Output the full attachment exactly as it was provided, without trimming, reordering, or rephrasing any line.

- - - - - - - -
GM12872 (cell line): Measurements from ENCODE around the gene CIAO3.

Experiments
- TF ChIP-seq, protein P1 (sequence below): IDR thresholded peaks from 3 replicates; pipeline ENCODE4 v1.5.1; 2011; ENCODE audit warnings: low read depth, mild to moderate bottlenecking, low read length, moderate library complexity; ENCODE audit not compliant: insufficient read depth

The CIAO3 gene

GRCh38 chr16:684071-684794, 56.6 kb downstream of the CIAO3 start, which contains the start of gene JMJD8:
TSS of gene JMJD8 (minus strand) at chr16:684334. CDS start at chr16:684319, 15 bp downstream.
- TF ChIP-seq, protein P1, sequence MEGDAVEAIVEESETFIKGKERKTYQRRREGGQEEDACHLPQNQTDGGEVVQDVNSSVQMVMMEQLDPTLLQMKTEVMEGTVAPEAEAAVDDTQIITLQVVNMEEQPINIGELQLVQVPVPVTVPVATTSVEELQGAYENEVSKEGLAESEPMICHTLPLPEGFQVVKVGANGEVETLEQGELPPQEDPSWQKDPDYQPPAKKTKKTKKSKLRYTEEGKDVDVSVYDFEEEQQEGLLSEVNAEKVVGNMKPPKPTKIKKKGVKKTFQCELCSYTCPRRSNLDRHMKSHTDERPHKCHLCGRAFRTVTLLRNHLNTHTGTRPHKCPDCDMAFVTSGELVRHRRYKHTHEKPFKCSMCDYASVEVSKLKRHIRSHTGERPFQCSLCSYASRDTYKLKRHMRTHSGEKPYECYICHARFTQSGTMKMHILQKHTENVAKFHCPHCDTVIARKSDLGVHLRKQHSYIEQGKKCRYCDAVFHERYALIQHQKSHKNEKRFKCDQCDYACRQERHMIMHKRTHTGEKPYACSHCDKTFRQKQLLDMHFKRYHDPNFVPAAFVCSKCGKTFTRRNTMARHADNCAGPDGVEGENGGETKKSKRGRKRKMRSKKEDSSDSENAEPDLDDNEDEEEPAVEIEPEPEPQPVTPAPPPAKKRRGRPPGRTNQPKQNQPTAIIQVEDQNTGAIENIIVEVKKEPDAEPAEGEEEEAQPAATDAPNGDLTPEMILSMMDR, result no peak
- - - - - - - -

GM12872 (cell line): Measurements from ENCODE around the gene CIAO3.

Experiments
- TF ChIP-seq, protein P1 (sequence below): IDR thresholded peaks from 3 replicates; pipeline ENCODE4 v1.5.1; 2011; ENCODE audit warnings: low read depth, mild to moderate bottlenecking, low read length, moderate library complexity; ENCODE audit not compliant: insufficient read depth

The CIAO3 gene

GRCh38 chr16:684071-684794, 56.6 kb downstream of the CIAO3 start, which contains the start of gene JMJD8:
TSS of gene JMJD8 (minus strand) at chr16:684334. CDS start at chr16:684319, 15 bp downstream.
- TF ChIP-seq, protein P1, sequence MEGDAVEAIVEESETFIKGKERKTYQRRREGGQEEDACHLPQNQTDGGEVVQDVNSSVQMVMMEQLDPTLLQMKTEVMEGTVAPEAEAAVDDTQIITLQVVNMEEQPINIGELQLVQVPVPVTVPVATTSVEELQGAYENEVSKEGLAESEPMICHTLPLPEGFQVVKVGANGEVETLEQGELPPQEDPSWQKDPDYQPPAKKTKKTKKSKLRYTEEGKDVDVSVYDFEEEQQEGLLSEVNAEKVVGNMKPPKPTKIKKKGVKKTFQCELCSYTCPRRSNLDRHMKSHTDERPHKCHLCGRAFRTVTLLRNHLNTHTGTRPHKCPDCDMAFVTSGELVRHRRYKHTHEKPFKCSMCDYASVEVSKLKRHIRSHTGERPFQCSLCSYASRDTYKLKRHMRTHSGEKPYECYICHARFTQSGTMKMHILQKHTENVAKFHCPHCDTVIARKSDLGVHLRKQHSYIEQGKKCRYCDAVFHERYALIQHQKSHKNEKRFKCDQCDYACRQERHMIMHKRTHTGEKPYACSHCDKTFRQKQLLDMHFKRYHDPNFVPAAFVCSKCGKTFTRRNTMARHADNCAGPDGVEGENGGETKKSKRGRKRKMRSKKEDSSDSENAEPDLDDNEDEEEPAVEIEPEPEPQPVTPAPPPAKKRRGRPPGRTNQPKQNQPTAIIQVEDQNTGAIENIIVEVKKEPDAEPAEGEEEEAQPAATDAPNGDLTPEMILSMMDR, result no peak